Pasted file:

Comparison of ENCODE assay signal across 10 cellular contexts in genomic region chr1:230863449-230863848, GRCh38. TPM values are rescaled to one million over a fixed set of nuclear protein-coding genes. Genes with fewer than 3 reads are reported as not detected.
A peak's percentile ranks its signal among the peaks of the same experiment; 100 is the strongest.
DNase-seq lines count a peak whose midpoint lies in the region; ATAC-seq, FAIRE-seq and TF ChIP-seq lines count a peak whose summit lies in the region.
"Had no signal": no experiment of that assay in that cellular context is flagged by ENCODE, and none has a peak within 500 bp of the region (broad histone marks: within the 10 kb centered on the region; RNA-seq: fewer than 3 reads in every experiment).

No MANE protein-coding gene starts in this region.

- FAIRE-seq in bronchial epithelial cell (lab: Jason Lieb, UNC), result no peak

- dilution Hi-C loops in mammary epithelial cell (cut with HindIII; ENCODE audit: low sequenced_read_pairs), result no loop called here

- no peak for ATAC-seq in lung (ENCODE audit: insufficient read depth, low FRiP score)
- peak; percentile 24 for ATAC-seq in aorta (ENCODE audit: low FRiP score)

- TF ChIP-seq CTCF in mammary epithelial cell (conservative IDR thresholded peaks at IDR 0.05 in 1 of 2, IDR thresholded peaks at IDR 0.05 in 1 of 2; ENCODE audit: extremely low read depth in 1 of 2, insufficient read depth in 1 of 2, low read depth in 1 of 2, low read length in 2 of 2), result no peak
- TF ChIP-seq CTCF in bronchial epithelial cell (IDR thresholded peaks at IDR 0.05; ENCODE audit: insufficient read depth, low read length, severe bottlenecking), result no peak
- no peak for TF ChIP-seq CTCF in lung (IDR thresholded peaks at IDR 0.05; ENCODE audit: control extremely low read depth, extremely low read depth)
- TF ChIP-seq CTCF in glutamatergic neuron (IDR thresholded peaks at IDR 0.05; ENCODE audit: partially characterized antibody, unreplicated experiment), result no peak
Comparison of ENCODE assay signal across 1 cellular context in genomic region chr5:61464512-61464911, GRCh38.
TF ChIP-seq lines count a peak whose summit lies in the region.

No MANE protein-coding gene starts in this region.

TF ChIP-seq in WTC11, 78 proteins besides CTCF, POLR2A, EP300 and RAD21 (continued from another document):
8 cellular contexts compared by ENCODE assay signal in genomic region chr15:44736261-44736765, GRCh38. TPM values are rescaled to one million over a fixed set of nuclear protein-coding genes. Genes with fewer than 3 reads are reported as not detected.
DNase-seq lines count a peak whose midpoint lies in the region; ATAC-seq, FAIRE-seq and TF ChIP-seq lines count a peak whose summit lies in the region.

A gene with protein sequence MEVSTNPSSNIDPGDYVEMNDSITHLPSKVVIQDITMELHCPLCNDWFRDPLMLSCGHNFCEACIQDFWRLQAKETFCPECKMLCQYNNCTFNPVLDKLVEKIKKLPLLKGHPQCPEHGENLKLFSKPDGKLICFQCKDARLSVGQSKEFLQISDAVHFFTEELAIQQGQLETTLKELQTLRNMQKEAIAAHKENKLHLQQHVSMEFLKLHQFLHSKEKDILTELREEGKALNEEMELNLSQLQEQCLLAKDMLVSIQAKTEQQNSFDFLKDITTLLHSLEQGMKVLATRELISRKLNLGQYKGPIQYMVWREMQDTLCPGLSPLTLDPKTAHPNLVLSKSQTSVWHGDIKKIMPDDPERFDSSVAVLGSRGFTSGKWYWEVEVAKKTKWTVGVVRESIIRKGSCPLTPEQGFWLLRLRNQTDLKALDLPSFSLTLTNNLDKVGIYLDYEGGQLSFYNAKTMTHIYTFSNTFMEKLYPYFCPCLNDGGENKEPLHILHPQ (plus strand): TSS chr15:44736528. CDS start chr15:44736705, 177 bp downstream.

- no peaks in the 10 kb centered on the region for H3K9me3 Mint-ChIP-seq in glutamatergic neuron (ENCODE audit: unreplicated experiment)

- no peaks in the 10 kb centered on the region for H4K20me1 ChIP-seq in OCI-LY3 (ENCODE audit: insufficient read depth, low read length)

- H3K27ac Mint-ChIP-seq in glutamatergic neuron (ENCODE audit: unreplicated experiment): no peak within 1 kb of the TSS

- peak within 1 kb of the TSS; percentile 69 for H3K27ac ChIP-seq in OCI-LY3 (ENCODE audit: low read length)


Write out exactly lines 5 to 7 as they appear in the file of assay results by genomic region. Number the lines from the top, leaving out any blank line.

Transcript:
No MANE protein-coding gene starts in this region.

- FAIRE-seq in bronchial epithelial cell (lab: Jason Lieb, UNC), result no peak

- dilution Hi-C loops in mammary epithelial cell (cut with HindIII; ENCODE audit: low sequenced_read_pairs), result no loop called here